GENRE: Fantasy, Historical Fiction, Retelling, Young Adult

RATING: 5/5 Stars

For a young woman in medieval Russia, the choices are stark: marriage or a life in a convent. Vasya will choose a third way: magic...

The court of the Grand Prince of Moscow is plagued by power struggles and rumours of unrest. Meanwhile bandits roam the countryside, burning the villages and kidnapping its daughters. Setting out to defeat the raiders, the Prince and his trusted companion come across a young man riding a magnificent horse.

Only Sasha, a priest with a warrior's training, recognises this 'boy' as his younger sister, thought to be dead or a witch by her village. But when Vasya proves herself in battle, riding with remarkable skill and inexplicable power, Sasha realises he must keep her secret as she may be the only way to save the city from threats both human and fantastical...

What I Liked:
  • Vasya has grown up from a feisty, inquisitive girl to a strong heroine! I loved her so much! She didn't make too many stupid decisions, was strong in her beliefs and seems to have a much better hold over her own feelings and powers. I also really enjoyed reading POV chapters from her family members - Sasha and Olga were both characters I wanted to hear more from. Great character development from all to be found here, and that was my favourite thing about the book!
  • Once again I was amazed by Katherine Arden's world-crafting ability! She really knew the time period and culture well, and it was interesting to have such a glimpse into Russian history. But the folklore was the best inclusion of all. This book, and it's predecessor, gives a nod to Russian fairy tales of course but the mythology is deeply entwined into the story. The spirits that inhabit houses and bath rooms and ovens are often comical and do a great job of adding to the plot!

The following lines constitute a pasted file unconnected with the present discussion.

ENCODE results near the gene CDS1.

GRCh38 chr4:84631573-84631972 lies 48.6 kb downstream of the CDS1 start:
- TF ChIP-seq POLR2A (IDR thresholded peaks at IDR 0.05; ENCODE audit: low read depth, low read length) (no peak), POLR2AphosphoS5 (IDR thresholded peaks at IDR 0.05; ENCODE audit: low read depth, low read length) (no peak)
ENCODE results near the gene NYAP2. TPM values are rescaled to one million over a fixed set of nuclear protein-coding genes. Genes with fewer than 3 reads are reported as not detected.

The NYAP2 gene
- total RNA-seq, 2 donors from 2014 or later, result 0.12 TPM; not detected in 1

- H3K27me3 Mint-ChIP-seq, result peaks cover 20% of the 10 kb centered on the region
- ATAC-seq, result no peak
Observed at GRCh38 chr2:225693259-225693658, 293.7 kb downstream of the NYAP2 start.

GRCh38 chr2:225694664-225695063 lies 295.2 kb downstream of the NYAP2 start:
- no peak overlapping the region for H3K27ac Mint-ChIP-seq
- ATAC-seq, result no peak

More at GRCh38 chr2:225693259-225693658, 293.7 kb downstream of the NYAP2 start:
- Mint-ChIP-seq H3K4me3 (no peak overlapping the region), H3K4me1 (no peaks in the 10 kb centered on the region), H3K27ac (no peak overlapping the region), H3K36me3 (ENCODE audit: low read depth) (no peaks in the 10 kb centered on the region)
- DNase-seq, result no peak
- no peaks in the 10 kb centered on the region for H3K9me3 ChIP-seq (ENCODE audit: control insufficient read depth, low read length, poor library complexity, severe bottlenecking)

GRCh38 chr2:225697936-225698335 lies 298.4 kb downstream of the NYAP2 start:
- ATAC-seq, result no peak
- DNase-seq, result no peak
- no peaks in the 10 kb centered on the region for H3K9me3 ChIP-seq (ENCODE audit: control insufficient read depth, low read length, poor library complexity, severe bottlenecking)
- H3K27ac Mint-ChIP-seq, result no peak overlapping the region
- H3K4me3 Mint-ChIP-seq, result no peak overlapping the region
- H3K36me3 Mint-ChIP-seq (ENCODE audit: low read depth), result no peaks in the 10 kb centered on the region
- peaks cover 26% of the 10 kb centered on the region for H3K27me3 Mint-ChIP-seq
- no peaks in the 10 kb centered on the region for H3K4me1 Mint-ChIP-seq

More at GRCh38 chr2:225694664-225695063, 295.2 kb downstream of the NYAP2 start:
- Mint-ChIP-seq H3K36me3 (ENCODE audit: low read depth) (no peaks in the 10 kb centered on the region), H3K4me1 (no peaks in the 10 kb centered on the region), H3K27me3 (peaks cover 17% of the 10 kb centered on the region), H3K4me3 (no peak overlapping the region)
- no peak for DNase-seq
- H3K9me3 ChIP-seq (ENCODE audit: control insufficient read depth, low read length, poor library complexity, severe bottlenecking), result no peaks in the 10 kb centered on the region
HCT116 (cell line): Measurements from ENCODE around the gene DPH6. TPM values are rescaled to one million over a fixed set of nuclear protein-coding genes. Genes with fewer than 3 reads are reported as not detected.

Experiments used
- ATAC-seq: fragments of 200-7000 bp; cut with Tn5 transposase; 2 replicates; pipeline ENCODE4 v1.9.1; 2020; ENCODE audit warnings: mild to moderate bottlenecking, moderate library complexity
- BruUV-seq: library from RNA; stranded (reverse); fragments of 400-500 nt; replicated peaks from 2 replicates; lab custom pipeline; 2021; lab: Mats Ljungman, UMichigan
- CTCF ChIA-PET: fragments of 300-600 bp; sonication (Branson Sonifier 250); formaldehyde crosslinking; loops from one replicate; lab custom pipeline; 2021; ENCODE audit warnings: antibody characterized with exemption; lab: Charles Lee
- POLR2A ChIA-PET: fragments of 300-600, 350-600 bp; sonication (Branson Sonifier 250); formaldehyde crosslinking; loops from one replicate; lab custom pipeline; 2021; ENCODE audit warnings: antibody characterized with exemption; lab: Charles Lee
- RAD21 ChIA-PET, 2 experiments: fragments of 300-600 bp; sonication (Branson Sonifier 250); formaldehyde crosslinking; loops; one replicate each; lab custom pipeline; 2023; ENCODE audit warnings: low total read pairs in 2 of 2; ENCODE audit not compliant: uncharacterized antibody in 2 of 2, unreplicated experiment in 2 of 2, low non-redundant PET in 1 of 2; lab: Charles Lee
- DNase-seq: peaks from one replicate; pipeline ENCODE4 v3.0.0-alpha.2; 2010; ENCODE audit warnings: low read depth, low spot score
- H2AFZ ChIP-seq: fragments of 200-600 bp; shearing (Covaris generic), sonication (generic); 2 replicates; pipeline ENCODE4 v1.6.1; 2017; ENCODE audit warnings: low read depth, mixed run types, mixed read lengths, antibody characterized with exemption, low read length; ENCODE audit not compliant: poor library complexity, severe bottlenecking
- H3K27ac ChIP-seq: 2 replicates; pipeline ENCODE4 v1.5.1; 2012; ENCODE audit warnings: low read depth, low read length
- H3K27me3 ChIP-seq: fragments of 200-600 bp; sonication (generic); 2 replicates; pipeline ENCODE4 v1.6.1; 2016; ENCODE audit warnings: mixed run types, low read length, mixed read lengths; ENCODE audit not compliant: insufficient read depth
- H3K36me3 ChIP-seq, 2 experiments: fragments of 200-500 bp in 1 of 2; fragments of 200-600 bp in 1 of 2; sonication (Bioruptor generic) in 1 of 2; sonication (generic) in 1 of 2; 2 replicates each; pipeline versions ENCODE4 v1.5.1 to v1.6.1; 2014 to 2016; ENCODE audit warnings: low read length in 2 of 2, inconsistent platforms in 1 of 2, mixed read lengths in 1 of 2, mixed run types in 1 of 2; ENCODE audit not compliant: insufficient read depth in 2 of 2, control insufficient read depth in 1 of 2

• Let's not forget the plot itself! It was certainly interesting, full of plenty of action, twists and turns. I liked the battles, I liked the romance and I liked the elements of mystery solving. This is definitely Fantasy done right and I want more. Much more.
What I Disliked:
  • Personally, I didn't struggle so I won't say this is a dislike per se. However, Russians on the Medieval era really liked nicknames. They assign hundreds to the same character and Arden incorporates that well into the story meaning that if you aren't paying attention, you might lose track!
Overall Conclusion:
What a wonderful read. If you like magic and adventure set in a historical time period, you'll love this. There's great fantastical elements to be had, I loved recognising some of the stories and fairy tales, and above all I am so glad this wasn't just a filler book. The plot really helped to develop the characters which is important in the second book of a trilogy. I can't wait for book three!

Monday 20 November 2017

Last Week Shenanigans (13th November - 19th November)...

What a busy old week it has been! Firstly, I went to go and see Murder On The Orient Express with Mat and we both enjoyed it very much! It's definitely a fantastic film with a stellar cast (though I am a little sick of seeing Johnny Depp's face and not the biggest fan of Kenneth Branagh) and all of them did a cracking job. I loved Judi Dench especially, and of course Daisy Ridley did wonderfully, it was good to see her in this role.

One of our close friends organised a lovely meal out on the Friday at Las Iguanas, Spitalfields. The food is definitely wonderful and I'm a huge fan of their iced tea! We had a really nice time out and it was good to catch up with friends, especially after such a hard week at work. Sunday too was a time for birthday-oriented socialisation. My sister's birthday is on the 25th so we went down to see her and give her gift in advance. I've always enjoyed catching up with family, and playing lots of games.